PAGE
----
Provisioning EHR to small hospitals and clinics puts connected, improved care within reach

There’s a way around this disconnect for both the IT haves and have-nots, to their mutual benefit.
09:11 AM
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Healthcare systems with well-functioning electronic health record (EHR) systems often find that smaller hospitals and clinics in their service area are in no such shape, hard-pressed to afford and operate a top-shelf EHR that would immensely improve care and enable them to mesh digitally with larger referral systems. But there’s a way around this disconnect for both the IT haves and have-nots, to their mutual benefit.

Organizations with EHR technical and operational acumen are extending their capabilities out to community or rural facilities through a program called provisioning. For example, UnityPoint Health, from its base in Des Moines, has connected its Epic EHR system to 18 hospitals and 62 clinics, while Providence St. Joseph Health, based in Renton, Washington, has provisioned 13 hospitals and 37 physician practices to date.

For organizations seeking to expand their reach, provisioning is giving critical access and other resource-limited care facilities a reason to affiliate, said Brian Moreau, director of UnityPoint’s Community Connect unit, which packages the health system’s Epic EHR and related services for resale to others. Moreau called it “a big part of our growth strategy” and cited “a direct connection” between its success and “the growth of our community network of rural hospitals.” Several rural hospitals became affiliates specifically because they wanted to participate in the Epic Community Connect program, he said.

Enhanced expertise, technology

A dedicated team was set up to reorient everything from implementation to workflow around the needs of critical access hospitals. This has brought not only the particulars of EHR operation but also the evidence-based practices, quality improvement initiatives and analytics of a large system to rural providers via applications and tools that would be unaffordable for the small facilities that Epic does not target.

“Sharing of best practices and elevating quality is the vision,” Moreau said, a vision that includes opportunities to network with other hospitals and to benefit from the more than 600 IT staff in UnityPoint’s employ, all working to improve access to data on patients shared by multiple providers and strengthening population health efforts.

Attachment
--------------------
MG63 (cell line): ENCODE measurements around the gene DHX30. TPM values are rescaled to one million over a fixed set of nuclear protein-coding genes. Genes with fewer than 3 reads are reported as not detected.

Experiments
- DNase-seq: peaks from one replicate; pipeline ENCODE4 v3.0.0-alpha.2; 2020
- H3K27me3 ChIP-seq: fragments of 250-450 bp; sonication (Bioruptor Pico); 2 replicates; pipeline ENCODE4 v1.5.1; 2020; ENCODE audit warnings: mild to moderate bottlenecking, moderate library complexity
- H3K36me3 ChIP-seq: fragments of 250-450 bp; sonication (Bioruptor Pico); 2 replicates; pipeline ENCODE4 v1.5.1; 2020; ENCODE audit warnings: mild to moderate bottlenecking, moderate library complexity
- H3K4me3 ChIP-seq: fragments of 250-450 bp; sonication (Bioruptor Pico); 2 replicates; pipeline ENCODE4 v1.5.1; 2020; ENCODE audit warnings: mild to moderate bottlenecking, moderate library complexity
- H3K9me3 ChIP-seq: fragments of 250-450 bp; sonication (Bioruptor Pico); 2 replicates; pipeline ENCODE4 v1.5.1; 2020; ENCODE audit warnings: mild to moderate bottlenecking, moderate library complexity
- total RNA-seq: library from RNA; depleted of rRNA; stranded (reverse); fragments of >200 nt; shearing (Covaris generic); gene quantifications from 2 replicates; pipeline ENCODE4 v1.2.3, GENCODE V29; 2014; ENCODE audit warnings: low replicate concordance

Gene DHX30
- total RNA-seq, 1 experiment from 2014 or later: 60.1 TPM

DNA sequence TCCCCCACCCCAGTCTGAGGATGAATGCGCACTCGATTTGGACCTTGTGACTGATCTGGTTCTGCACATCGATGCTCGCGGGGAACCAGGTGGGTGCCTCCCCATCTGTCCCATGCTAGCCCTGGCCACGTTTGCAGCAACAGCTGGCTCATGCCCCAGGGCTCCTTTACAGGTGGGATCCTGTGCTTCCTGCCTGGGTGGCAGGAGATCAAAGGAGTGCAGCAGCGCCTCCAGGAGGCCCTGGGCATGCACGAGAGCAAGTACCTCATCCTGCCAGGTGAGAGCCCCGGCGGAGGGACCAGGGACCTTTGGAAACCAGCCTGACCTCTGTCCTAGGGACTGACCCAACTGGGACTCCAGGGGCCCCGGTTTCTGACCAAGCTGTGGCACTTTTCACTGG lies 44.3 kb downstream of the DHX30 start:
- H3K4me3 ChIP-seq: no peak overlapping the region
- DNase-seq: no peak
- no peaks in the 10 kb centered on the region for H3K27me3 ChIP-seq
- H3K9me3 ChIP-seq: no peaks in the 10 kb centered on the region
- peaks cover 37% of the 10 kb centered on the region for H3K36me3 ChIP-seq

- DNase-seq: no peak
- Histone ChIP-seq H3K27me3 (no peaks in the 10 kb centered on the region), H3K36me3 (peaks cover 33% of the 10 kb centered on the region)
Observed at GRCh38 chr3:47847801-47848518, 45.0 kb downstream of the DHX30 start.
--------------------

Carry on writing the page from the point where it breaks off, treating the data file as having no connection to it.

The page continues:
Providence, also an Epic EHR user, bills the costs of licenses, third-party applications, the work of analysts and other services as a “pass-through” to affiliates, at no markup, to further the program’s affordability for largely rural, outlying facilities, said Sherry Maughan, vice president of the Community Connect program. The Providence St. Joseph program, which is accredited by Epic, has grown over the past several years and includes a breadth of services such as account management, operational support for contracting, invoicing and purchase order management.

Physicians at affiliated rural practices and hospitals see the same record and user interface as clinicians working within the Providence St. Joseph Health organization, which includes Swedish Medical Center and Providence St. Joseph Health locations in western Washington and Kadlec Regional Medical Center in southeastern Washington and neighboring states. It makes for a seamless experience whether a patient is at a rural clinic or seeing a specialist in a Providence facility, said Rob Watilo, chief strategy officer for Providence St. Joseph Health, Southeast Washington service area.

Seamless, efficient access

When bringing provisioned doctors and hospitals into the existing Epic EHR system, from a patient clinical information standpoint, “it’s like that patient in the outlying community was seeing one of our primary care physicians or specialists ― it’s that seamless as far as access to information,” said Watilo.

If a patient has to leave the community for additional care, it’s a much cleaner referral ― all medication lists, history and clinical information from the smaller hospital’s EHR are a touch away instead of scattered in faxes and scanned documents, he said. The family doctor can see specifics of what was done and any changes in medical picture after the patient returns home.

Small hospitals gain information access and efficiencies in clinical care they could not have managed on their own, said Katie Heldt, chief nursing executive of Greene County Medical Center, a UnityPoint affiliate in Jefferson, Iowa. “We are very fortunate as a rural facility to have Epic as our electronic medical record; it helps us to be able to share patient information in a protected way, a consistent way that everybody understands.”

At a Des Moines facility or an urgent care center, a doctor can seek a Greene County patient’s record and “it’s all right there,” Heldt said. “It saves time, it saves money, it’s efficient and reduces variability.” Best practices and standardization through Community Connect have improved outcomes in quality, which has bolstered clinician acceptance. Physicians still have the ability “to use their knowledge and think on their feet, but it does provide some guidelines for patient care, and it’s truly appreciated.”